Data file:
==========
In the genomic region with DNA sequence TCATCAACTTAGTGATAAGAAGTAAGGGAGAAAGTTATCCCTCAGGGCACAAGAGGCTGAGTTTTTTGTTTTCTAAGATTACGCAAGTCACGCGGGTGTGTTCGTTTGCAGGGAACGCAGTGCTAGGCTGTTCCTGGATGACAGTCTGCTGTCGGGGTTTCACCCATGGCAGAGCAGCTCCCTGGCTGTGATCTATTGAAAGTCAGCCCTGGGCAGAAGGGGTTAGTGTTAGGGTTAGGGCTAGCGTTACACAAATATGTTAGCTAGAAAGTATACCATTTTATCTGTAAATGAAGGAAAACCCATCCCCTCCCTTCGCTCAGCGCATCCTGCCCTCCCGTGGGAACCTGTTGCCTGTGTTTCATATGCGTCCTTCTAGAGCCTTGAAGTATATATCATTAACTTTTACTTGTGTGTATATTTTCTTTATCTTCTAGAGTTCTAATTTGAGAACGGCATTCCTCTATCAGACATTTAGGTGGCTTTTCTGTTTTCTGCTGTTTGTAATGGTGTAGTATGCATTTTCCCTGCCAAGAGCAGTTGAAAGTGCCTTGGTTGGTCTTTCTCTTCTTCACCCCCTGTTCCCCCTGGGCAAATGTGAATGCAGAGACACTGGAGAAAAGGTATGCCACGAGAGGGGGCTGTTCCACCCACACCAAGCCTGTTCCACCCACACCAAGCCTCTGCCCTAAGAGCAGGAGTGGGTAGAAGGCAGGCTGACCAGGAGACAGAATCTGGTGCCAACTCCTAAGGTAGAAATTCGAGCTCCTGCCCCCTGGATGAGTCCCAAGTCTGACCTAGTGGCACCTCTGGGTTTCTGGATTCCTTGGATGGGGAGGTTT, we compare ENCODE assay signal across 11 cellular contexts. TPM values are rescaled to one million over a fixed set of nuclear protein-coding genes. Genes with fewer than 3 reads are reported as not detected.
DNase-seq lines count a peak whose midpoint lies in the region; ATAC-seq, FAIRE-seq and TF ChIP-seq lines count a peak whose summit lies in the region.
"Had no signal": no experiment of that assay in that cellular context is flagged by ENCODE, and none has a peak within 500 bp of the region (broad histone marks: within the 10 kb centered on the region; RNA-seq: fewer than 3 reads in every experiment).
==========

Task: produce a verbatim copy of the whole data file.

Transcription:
In the genomic region with DNA sequence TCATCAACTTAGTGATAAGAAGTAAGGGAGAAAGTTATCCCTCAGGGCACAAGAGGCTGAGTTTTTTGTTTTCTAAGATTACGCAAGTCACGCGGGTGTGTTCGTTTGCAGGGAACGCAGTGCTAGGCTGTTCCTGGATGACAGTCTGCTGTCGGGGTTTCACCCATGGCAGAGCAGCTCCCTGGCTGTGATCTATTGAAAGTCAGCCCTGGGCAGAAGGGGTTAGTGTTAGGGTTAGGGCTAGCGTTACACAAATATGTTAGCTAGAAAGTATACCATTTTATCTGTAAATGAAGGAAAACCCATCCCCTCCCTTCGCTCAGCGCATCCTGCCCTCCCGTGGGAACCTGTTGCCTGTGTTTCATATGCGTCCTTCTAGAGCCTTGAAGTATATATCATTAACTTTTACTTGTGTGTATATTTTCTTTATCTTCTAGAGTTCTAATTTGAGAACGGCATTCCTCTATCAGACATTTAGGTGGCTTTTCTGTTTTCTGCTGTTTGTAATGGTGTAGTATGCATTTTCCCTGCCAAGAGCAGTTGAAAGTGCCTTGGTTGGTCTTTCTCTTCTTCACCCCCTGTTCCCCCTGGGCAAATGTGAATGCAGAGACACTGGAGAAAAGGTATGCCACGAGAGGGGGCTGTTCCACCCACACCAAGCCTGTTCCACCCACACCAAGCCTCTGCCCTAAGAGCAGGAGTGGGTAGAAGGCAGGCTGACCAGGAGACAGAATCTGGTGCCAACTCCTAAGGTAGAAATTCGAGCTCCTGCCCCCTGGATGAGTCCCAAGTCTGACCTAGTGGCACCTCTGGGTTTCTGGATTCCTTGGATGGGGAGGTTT, we compare ENCODE assay signal across 11 cellular contexts. TPM values are rescaled to one million over a fixed set of nuclear protein-coding genes. Genes with fewer than 3 reads are reported as not detected.
DNase-seq lines count a peak whose midpoint lies in the region; ATAC-seq, FAIRE-seq and TF ChIP-seq lines count a peak whose summit lies in the region.
"Had no signal": no experiment of that assay in that cellular context is flagged by ENCODE, and none has a peak within 500 bp of the region (broad histone marks: within the 10 kb centered on the region; RNA-seq: fewer than 3 reads in every experiment).